The Algona Upper Des Moines from Algona, Iowa on January 21, 1943 · Page 7
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The Algona Upper Des Moines from Algona, Iowa · Page 7

Algona, Iowa
Issue Date:
Thursday, January 21, 1943
Page 7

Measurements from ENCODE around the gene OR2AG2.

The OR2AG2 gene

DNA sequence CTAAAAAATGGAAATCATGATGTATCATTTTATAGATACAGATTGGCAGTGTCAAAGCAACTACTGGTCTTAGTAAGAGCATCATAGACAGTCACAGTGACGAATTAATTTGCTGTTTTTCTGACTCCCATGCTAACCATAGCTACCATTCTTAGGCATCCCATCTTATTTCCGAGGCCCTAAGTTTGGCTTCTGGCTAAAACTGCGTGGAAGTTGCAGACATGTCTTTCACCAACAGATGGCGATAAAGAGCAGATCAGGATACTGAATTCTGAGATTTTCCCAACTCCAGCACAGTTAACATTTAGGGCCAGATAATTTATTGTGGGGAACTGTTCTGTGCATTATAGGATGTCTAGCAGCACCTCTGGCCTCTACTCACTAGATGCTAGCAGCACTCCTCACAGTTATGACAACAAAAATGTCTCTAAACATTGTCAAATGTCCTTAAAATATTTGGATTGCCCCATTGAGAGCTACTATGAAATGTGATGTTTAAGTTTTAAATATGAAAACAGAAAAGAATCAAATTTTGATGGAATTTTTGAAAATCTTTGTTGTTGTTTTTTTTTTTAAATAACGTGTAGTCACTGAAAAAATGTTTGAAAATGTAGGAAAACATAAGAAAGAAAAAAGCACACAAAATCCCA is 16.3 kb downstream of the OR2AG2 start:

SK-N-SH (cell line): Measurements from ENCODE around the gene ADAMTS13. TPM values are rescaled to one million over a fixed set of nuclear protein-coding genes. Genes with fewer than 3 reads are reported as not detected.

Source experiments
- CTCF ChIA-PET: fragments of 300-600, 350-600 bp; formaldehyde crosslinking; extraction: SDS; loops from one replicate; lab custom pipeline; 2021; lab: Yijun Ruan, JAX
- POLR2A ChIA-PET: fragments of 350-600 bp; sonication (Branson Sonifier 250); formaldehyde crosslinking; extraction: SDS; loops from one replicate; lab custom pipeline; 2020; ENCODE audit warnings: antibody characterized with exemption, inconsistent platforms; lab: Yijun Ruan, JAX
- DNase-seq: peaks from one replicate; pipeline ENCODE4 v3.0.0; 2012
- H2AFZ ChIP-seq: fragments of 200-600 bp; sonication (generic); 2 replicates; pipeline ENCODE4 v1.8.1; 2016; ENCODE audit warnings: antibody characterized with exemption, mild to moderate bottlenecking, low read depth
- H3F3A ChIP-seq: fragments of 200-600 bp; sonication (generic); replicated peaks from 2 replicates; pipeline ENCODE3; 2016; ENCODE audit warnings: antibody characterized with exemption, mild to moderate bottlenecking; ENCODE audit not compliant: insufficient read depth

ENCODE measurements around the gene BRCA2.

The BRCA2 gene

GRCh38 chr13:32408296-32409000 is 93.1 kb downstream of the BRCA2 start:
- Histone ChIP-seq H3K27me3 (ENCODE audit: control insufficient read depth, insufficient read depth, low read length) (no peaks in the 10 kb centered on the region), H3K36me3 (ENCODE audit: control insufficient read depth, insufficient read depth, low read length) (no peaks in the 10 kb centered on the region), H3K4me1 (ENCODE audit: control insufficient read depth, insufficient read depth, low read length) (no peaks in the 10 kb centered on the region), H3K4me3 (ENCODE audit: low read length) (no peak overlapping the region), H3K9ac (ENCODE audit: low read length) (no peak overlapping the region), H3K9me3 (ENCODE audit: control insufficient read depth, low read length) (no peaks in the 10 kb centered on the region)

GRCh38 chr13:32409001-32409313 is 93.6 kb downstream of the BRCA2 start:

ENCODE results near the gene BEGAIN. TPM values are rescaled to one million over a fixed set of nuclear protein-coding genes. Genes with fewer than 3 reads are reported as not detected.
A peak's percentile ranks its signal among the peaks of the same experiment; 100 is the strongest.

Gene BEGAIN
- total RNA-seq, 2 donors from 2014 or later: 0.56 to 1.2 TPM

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Mi« Algona Ppper PM Motees, AJgona, tow,- Jaa, 21,1943 CEMETERY GROUP, LUVERNE, HOLDS ANNUAL MEETING . the bftie^s of the LuVefrne Cemet«*y ABSoeiattoH Wett ffe-elected at the annual meeting at the Communtty half 'Thtii'Bclay Afternoon, tfhey a*6! Mrs. Elsie Sfaussy, president; I/tits. Peter TOontpson, vice pfeaident; Mra, William Bill*, BetSfetafy,' Mfa. Kate Barton, assistant secretary, and M«. H. B. Pelteke, treasurer. Ab* out 86 women were at the meet- Ing and the committee was Mrs. fflmlly Guy, Mrs. Chas. Goetsch, Mft*. Wm. GOetsch, Mrs. Andy Nielsen and Mrs. Carl Goetsoh. The latter 'read a poem, "Your Son, A Soldier." Mrs. Ray Stone, accompanied by Mrs. Harold Phillips sang "A Hfopl Indian Cradle Song" and Mrs. Baw. Gramenz, Chicago, sang "A Gold. Mine In the Sky." She was accompanied by Mrs. Stone. It was decided to have the annual social meeting in the fall Instead 6f February and Florencs Hof, Mrs. Edward Hof, Mrs. Gottlieb Hanselman and Emma Marty were named as> hostesses for the regular meeting In February. IL»A ttiwrz IN Ntmsfe SERVING IN NORTH AFRICA Mf< and Mrs. P. H. Hint* have tevelved Word that their daughter, Eldft, a registered nurse, has arrived safely in North Africa. Elda is a graduate of the LuVerne high school with the class of 1037 and had her training at Broadlawn hospital In Des Moliies. ROBERT IMASTERSON, RESIDENT HERB, PASSES iLuVerne fr!«nds were shocked on Monday when they heard of the death of Robert Masteraon, CorwltH, which occurred at a Mason Glty hospital Sunday, following a stroke Friday. The Mastefsons lived In the LuVerne community for several years and have many friends here. One daughter, Mrs. DeRae Godfrey, lives here but at present la in Kansas wMh her husband who is working as carpenter on a war project. fThere was no school Monday In the LuVerne schools due to the storm and drifted roads. Mrs. Harry Von Draska went to Minneapolis last Thursday night for a visit at the Chas. Boyle and Lee Walters homes. Her brother, Edw. Fuller, also went as far as Waseca, Minn., to spend the week end with relatives. f i The Wonder Shoe Patricia Pat, the wonder shoe, w.'ll be here today. A full shipment of them. Style, F.'-t and Comfort. ,- t Sensible shoes for sensible women. These activated pumps and ties are for busy women—women who must have foot comfort. They come In brown or Wack In a variety of patterns so you carr pick the style that is becoming to your idea of beauty. A shoe l.'.ke everything else you wear, must have becomingness. It must be symmetrical and look well on the one that is wearing it. That is why we call Patricia Pat the wonder shoe. It ha; fit, style, wear and comfort. It will make your feet glad and put a smile on your face. Just try to sell some other kind of shoe to a woman that .is used to wearing Patricia Pat She will tell you all the good qualities of Patricia Fat and give very good reasons why she would not buy any other make. • • Jimmie Nevilli TH SHOE MAN PRESBYTERIANS AT LAKOTA PRINT MONTHLY PAPER The Presbyter'an' church young people last week put out Volume I and number one of a parish paper called The Presbyterian Star which Is a monthly paper published under the auspices of the Westminster Fellowship, youth organization of the Lakota church in the Interest of the gospel of Jesus Chr'st. Following are the staff members: editor, John Wortman; associate editors, Donald Daniels, Arils Heetland, Dorothy Ukena and Virgil Wirtjes; subscription manager, Ru- byg Daniels; treasurer, Jane Steenhard; advertising managers, Dorothy Schrocder and Don Wortman; reporters, Joan Heetland and Florence Heetland; proof reader, Audrey Hastings; advllsor, the Rev. Emll G. Sauer. Price.Of the paper is lOc per copy or $1.00 per year. The 15-page paper covers church announcements, church news, the pastor's page,' social affairs, eto. and includes a letter received from Dr. Charles Allen Clark, a Korean missionary who was speaker at the Presbyterian M'asion fest last fall, which is very interesting. All in all it is a newsy little paper and we wish the young people success in Its publication. MRS. TELOAMP, DAUGHTERS, IN HOME PROJECT LESSONS Mrs. Jake Telcamp, Lincoln township, assisted by her daughters, Mesdames Alvin and Cort Rlppen- trop, gave two follow-up home project lessons at the Alvin Rlppentrops Friday. Lesson I was 'Cafe and Repair of Clothing and Remodeling the Family Wardrobe" and No. 2 Was "F'.rst Aid in the Home". Several patterns were given in the first lesson*, an apron patterns to use in making aprons from men's worn- out shirts, a blouse pattern and a retread patch to mend men's trousers. All these will be useful in the remodeling process. The hostess served a delicious lunch at the close of the afternoon. Mrs. Harry Musman spent Thursday and Fr'day with her mother, Mrs. F. C. Kiester at El'more. John CXKeefe is spending a ten- day furlough with his father, Alfred O'Keefe, northwest of town. No church services were held at the Methodist church Sunday o-r account of the blizzard and cold, as the Rev. Mueller would have to drive here from Ledyard. Mrs. Marlon Kelly, Sr., of Elmore, Minn., and Mrs. Marion Kelly. Jr., and son, Dennis of Farmington, Mlinn., were visitors at the Clyde Sarrders home Thursday. IFriends here heard last week that Clyde Thaves, who is employed in the Charles Brooker farm between Buffalo Center and Thompson, had been gored by a large bull on the farm and had several ribs broken and suffered other injuries but complete deta'.ls are not yet available. Genevieve Brewer, who has been employed in Omaha, Nebr., wr'.tes that she is now in West Palm Beach, Florida, and is employed as a food checker In a cafe during her stay there. Genevieve has lived with Emma Gutknecht since she was a young girl. W.A. WOODS, OF IRVINGTON, H A VE THREE IN SERVICE Irvlngton: Mr. ana Mrs. W. A. Woods, southwest of Irvitrgton farmers, have received news from their son, Corp. Condol Woods, that he is now located at Los Angeles, where he will receive three months of desert training. Another son, Robert, has completed his desert training at Yaklma, Washington, and will soon return to Fort Lewis, Washington, where he will be stationed. The Woods' third son, Waldon (Bill) whose present address is unknown, but is supposed to be upon sea duty was last heard from when he wrote his parents rlescriiHjng 1 . the 'ceremony of the ship's crew when they crossed the equator. The affa'-r seemed rather lengthy and much to Bill's disliking. Mr. and Mrs. Woods are to be commended upoir the splendid records of their sons who an; serving their country. 3. C. Mawdsley is recuperating 'it the Kossuth hospital from an ap- pectomy and hernia operation. Dorothy Mawdsley has gone to Des Mo?-nes where she will be employed. Several of the local rural schools have been closed this week due to the cold -weather and blocked roads. Nels Mitchell visited with friends in this community last week. Mr. Mitchell of late has been traveling MRS. JOHN FORD, BANCROFT, SUCCUMBS TO SUDDEN HEART ATTACK (Bancroft: Funeral services were held Saturday morning from St. John's Catholic church for Mrs. John Ford who died suddenly at her home Tuesday morning from a heart attack. Mrs. Ford was born at Gilmore City, Iowa, on April 17, 1877. She was married to John Ford April 17 1906 and lived in Gilmore City until 1915 when they moved to a farm near Bancroft. (Mrs. Ford had enjoyed good health until the hour of her death wh.'.ch occurred as she was buckling her overshoes to go to early Mass at St. John's church. She slumped in the chair and died before her husband could reach her. She was a lifelong merriber of the Catholic church. She <is survived by her husband, four children, four brothers and three sisters. The children are: Joe, Vincent and Mrs. Joe Mousol of Bancroft, and Edmund in the navy at San DJego, Calif. The brothers'are: William, James, and Clem Dunn of Gilmore City and Joseph Dunn of Pocahontas. The sisters are: Miss Anna Dunrr of Pocahontas, Mrs. Lucy Fitzgerald of Gilmore City and; Sister Mary Teresa of Massena, N: Y. A daughter, Mary Joe, was born qu'te extensively. However, no<w he is located at Boise, Idaho, where he is working in a defense plant and speaks very highly of the Work and locality. Among the boys from Kossuth county who attended the state 4-H club convention recently at Ames were Wayne Barr, Donald and Richard .Bormarm from the Irvington vicinity. These boys have all made splend'd 4-H club records. Mrs. Matt RelTjhoff of 10905 N. E. Shaver st., Portland, Oregon, has written New Years greetings to old friends here. Mrs. Reibhoff, who was born El?aabe th Hutchinson, daughter of Mr. and Mrs. John Hutchinson, pioneer early day settlers, is credited with being the first child born in Cresco township, the date of her birth being Feb. 4, 1856. Hence on her next birthday Mrs. Reibhog will be 87 years old. Mrs. Reibhoff was one of the early day school teachers of Cresco township and there are still several in this vicintiy who were her pupMs. Mrs. Reibhoff still maintains her home in Portland and IP very active for one of her advanced age. How Things Get Around! A book used by Virginia Riuh- ards in her classes in Denison some six years ago has been heard from again. When the books were no longer used, they were sold to the schools which still used the text, a literature book. Last week, Virginia heard from a school boy in Arizona who now is using the book. The 'boy stated that there were other names in the book, but he liked the sound of hers best. WITH rict SWIFT'S EGG MASH Eggs are complex—contain many ele* ments. That's why it takes a completely balanced ration to produce fine eggs, lots of 'cm. Swift's Egg Mash is a proved egg maker. It balances home-grown grains with the essential egg-making elements. Vitamins A, B, D, G, and K! Animal and vegetable protein! Calcium, phosphorus, manganese, plus other necessary minerals! This Swift & Company feed has been laboratory-tested, proved on thousands of farms. Feed Swift's Egg Mash and be sure your pullets are getting what they need f ot sustained, high production of fancy eggs. SWIFT & COMPANY • DAIRY & POULTRY PLANT Algona U. D. M. Wants Ads Bring Quick Result* Mr. and Mrs. John Govern i the parents of a daughter born on Thursday at their home. On Wednesday evening the cou pie entertained its friends at a wed ding dance in the Legion Ballroom in Bancroft. to Mr. and Mrs. Leo Engessor last Thursday mornnig at a Fairmont hospital. The baby lived only nine hours. Funeral services were held Saturday morning in Bancroft. The bride wore a light rose street length two piece dress with matching accessories. Her bridesmaid wore a street length two-piece powder blue dress with matching accessories. The groom and his attendant wore their military uniforms. Miss Lorraine Augustine of Algona, daughter of Mr. and Mrs. Greg Augustine of Whittemore, and Private First Class Emil Vaske of Fort Leavtnworth, Kansas, son of Mrs. Johanna Vaske were married last Tuesday at Whittemore. The Rev. Father Wm. Veit read the nuptial high Mass. Miss Wilma Augustine, sister of the br.'de and Private First Class Clarence Vaslcn, brother of the groom, attended the couple. CLOSING OUT SALE As I have decided to quit fanning, I will sell the following described property, on the farm located iy 2 miles east of St. Benedict, 3 miles south and 2% miles west of Wesley, 3 miles north and 3% west of Corwith, on MONDAY,JANUARY 25 SALE TO START AT 12:00 O'CLOCK SHARP LUNCH WAGON ON GROUNDS 1O6 Head oi Livestock 106 4 HEAD OF HORSES 4 1 Black mare, 8 years old, wt. 1600, in foal. 1 Black gelding coming 5, wt. 1700. '1 Sorrel gelding coming 4, wt. 1500. 1 Buckskin mare, smooth mouth, wt. 1300. 41 HEAD OF CATTLE 41 12 Milk cows, 6 fresh and 6 to freshen by spring. 20 Head of young cattle on feed. 9 Calves—these cattle are Hereford and Shorthorn mixed. 42~HEAD OF HOGS42 12 Duroc Jersey brood sows to farrow by latter part of March. 30 Fall pigs. 15 Native Bred Ewes -1 Buck 200 Chickens - Hybrid and Leghorn Pullets — FULL LINE OF GOOD FARM MACHINERY — Farnmll F-20 tractor on rubber. 2 Bow tractor cultivator for F-20. McConnick-Deering 14-in, trac- tpr plow, MeCorroick-Deeriag 14 ft. disc. McOormick-Deering 10 ft. power binder, McCormick-* Peering ,11 ft, spring tooth hjarrow, JlcOormick-Peering hay loader (two years old), McCormick- Peertag side delivery rake. McCormiqk-Peering 5'ft. mower—10 ft. hay rake. 2 McCormick-Peer- iug single row cultivators, McOorwick-Peering No, 10 Hammer Mill. McOrmick-Peering end- gate seeder, New Idea rubber tired manure spreader, 2 years old, Western land roller. Farmer's ITriend 40 ft, elevator and. fcoist, Case corn planter with fertilizer attachments and 120 rods wire, (Mloway 22 ft. harrow, Emerson 2-row cultivator, Peering 9 ft. disc, John Peere com binder, John Peere sulky plQw-^-walking plow, McCoi-mick^Peering electric cream separator. 2 Wide tire wagons with boxes. 1 Steel wheel wagon and hay rack,. 4 Wheelrubber tired trailer and box. Brooder house, lOxia-^unplex brooder stove; 36 Bushel Self-feeder—75 ft, drive belt, 3 Feed bunks^speed jack and belt, 2 Tank heaters, 2 Sets Breeching harness. 1 Back pad. harness—2 sets fly nets, John Peere 114 horse gas engine. 1 Tank, barrels and other articles, Some Alfalfa hay in barn. HOUSEHOLD GOODS—1 South Bend range, 1 Allen Parlor heater. 1 Kitchen cabinet and chairs. 2 Beds, 1 mattress. 1 Bedspring and other articles too numerous to mention. / TfjRMS—Cash, or if time is wanted, please" see -th,e clerk at the sale or b'efore the* sale. No property to be removed until settled for. *^HP^ ^WKPP^ ^IPHf ^H|P ^^^ ^^ ^^P 1 ^^^^ ^^^ff ^p^P ^^^ "'""^r ^^^^^^^ ^^^^^^ y ^^^P 1 T^^'^^^^ ^^^^^^^ ^^^F ^^pf IraJwrnond, CORNED BEEF AND CABBAGE 3 Ibi. Corntd Beef Vinegar 1 Carrot ' Cabbag* 1 Onion Salt Butttr Ptpptr Covtr mtat with cold wattr. L«t stand for 1 hour. Drain; put into ktttle with carrot, onion and enough cold water to covtr. Add 1 tip. vlnogar lor eachi qt. of water. Simmtr until tender (30-40 min. per Ib.) Cat cabbage into deiired ihapes. place in kettle with meat about 15-20 min. before meat is cooked. Cook uncovered until cabbage is fust tender. Add salt fust before cooking Is completed. Let stand In liquid 20 min. Top with butter. Serves 6. NATIONAL FOOD STORES . . , , t #, - ,'., f t ; ,..*..' . »?>..„- 4».,iS f tei~... .T . j"-~v NEW CROP, TEXAS GROWN CORNED BEEF FIRM, GREEN HEADS BONELESS SWEET PICKLED SMELTS LOAF VEAL BOLOGNA STRICTLY mf* FRESH 1WC PICKLE & PIMIENTO NECK PIGS FEET or Macaroni & Cheese Loaf tat» es »0 HVlf *«*»! IQR.AJK ,,